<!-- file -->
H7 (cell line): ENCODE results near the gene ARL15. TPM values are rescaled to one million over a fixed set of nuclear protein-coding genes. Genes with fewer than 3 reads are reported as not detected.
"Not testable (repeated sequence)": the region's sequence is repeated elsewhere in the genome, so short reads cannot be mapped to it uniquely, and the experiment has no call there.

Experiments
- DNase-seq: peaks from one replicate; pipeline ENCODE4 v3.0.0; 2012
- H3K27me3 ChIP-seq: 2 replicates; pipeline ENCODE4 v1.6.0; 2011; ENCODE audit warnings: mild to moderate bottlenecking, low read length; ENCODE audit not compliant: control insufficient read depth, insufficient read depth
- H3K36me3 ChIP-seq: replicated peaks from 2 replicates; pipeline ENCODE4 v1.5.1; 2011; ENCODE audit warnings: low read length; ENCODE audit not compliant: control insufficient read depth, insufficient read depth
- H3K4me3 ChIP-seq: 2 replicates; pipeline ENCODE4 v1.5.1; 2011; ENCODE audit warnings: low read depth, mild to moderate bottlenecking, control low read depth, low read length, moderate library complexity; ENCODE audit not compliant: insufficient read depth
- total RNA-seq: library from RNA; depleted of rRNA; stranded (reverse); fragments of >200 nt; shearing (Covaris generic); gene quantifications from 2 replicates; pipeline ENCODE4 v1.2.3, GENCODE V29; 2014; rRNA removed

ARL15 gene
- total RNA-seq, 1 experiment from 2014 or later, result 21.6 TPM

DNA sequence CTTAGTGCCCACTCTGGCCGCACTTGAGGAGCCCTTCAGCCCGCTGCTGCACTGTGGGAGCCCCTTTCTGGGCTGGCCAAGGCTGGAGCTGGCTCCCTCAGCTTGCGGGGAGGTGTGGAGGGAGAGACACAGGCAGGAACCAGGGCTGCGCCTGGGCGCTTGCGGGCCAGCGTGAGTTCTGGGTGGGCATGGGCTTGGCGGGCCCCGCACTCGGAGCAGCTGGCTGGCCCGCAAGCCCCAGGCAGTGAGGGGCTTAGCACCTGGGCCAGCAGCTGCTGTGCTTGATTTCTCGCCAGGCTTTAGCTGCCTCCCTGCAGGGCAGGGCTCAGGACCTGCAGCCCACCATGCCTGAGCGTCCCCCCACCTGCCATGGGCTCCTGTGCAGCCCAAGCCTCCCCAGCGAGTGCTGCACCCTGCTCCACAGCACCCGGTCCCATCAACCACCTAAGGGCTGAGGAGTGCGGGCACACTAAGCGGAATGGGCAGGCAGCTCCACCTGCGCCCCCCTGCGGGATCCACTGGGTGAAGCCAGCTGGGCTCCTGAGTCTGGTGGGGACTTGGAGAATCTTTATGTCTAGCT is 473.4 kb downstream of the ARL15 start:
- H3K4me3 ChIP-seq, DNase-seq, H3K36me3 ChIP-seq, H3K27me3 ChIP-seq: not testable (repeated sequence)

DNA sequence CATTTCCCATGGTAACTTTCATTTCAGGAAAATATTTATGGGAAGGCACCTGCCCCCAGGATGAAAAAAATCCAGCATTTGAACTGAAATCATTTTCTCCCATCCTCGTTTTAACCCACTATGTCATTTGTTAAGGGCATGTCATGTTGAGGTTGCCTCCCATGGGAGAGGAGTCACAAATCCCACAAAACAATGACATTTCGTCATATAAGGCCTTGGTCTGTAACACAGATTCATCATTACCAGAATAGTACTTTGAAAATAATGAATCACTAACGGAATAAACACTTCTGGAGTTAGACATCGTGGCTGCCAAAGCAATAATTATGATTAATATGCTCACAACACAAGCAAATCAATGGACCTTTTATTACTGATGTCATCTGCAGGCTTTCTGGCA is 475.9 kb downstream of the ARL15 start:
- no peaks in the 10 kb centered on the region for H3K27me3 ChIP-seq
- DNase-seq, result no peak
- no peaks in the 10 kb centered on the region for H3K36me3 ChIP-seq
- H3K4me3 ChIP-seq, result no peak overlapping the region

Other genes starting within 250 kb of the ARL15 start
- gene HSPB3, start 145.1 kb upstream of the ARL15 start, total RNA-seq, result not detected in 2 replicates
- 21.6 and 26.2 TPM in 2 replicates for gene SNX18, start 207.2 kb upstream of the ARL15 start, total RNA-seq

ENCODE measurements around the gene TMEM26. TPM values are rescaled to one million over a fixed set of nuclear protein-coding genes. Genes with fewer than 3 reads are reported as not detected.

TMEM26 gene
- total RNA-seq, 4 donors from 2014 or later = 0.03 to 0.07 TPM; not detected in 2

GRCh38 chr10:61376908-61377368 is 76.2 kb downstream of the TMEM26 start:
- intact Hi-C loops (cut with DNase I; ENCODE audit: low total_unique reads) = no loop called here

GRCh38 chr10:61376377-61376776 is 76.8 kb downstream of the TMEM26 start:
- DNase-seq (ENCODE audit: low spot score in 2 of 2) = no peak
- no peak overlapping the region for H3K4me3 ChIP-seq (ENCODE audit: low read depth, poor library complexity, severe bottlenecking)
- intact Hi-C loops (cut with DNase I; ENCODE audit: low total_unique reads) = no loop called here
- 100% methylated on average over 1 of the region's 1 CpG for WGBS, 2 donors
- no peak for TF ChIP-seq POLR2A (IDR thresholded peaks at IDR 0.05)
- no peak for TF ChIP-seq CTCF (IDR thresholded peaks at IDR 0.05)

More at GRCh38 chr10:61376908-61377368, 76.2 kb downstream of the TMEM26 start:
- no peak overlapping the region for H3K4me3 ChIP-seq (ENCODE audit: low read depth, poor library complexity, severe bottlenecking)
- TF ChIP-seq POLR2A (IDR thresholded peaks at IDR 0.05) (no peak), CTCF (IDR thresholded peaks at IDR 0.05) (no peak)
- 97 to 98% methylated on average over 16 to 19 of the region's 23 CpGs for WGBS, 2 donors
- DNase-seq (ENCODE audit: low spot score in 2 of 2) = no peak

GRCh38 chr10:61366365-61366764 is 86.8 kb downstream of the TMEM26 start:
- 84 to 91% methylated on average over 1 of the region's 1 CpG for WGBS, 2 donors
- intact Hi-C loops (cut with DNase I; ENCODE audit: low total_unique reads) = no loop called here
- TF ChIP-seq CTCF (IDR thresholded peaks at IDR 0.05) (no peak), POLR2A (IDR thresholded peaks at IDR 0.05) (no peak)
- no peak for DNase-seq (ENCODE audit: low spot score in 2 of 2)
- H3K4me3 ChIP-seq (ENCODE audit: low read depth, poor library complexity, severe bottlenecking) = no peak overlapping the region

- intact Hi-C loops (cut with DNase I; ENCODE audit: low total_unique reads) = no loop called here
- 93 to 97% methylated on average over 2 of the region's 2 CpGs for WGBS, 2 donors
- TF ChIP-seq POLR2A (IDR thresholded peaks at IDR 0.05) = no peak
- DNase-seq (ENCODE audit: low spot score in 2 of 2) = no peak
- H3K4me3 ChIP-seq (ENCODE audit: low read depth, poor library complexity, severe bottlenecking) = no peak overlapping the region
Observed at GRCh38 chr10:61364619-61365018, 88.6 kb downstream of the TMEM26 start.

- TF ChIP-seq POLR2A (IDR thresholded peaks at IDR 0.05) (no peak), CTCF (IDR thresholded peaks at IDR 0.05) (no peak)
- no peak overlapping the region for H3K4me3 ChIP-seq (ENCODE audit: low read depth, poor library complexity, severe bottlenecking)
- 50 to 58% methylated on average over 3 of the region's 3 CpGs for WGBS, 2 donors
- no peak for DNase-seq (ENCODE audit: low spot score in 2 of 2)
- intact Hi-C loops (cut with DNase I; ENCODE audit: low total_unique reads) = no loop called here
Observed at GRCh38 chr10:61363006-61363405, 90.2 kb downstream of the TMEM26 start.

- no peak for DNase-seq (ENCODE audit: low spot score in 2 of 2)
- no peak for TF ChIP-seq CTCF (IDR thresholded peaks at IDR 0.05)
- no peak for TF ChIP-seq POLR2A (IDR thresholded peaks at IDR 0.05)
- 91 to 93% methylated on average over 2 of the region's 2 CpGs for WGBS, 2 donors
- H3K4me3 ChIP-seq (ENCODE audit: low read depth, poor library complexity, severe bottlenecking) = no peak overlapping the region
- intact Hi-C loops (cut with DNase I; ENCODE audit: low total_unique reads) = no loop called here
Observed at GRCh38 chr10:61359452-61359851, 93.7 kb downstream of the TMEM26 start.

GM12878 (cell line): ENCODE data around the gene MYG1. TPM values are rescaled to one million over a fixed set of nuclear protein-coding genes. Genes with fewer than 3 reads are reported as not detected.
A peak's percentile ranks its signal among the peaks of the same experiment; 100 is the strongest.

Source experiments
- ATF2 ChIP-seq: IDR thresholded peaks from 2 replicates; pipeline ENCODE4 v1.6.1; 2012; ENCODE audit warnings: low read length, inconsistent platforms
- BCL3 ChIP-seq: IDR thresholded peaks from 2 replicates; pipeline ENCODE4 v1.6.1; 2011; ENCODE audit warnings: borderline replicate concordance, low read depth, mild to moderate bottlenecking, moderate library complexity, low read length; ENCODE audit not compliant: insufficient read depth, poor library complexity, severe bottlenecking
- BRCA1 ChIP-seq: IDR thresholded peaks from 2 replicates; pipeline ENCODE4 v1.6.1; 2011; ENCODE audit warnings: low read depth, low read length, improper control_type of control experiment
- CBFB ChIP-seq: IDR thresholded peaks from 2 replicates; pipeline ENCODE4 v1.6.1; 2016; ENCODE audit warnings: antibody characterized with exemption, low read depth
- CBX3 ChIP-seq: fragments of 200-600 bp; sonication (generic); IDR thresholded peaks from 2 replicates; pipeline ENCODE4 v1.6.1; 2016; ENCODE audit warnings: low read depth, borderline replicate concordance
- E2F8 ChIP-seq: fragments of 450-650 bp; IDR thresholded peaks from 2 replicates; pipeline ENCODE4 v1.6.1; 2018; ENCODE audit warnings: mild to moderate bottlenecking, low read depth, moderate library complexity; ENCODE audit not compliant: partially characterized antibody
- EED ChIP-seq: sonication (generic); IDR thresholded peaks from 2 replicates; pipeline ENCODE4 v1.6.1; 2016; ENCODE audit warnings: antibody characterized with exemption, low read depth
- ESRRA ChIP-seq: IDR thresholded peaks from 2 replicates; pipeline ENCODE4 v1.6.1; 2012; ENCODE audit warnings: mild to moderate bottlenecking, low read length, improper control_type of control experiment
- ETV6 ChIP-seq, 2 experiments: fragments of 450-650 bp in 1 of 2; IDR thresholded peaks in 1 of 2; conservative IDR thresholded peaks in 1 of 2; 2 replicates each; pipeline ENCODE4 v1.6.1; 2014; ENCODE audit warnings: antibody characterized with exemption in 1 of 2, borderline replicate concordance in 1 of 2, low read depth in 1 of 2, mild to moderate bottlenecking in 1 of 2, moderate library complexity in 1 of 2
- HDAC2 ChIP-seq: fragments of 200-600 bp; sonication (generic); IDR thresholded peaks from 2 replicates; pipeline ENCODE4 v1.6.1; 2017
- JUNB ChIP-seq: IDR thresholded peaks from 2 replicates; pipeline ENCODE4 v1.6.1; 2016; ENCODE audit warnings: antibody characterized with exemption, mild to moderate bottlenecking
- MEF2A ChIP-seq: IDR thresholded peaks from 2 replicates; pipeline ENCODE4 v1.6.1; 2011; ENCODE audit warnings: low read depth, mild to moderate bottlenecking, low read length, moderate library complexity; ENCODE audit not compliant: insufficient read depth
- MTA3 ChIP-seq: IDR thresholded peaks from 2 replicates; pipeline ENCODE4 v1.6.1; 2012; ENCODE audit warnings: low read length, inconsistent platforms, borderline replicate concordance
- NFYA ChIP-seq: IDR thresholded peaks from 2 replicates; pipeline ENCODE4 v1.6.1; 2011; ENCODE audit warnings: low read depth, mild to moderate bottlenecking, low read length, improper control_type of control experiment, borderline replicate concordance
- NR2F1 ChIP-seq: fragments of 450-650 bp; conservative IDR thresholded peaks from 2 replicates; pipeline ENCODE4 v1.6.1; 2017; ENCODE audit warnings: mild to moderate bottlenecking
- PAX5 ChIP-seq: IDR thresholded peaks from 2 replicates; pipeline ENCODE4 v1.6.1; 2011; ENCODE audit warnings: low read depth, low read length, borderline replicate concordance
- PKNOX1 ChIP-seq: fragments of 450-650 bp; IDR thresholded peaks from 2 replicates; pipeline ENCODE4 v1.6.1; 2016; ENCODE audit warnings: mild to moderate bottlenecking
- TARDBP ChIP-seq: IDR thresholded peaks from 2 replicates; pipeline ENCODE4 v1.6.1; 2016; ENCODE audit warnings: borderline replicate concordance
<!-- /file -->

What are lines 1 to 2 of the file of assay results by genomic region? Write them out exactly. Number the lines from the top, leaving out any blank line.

H7 (cell line): ENCODE results near the gene ARL15. TPM values are rescaled to one million over a fixed set of nuclear protein-coding genes. Genes with fewer than 3 reads are reported as not detected.
"Not testable (repeated sequence)": the region's sequence is repeated elsewhere in the genome, so short reads cannot be mapped to it uniquely, and the experiment has no call there.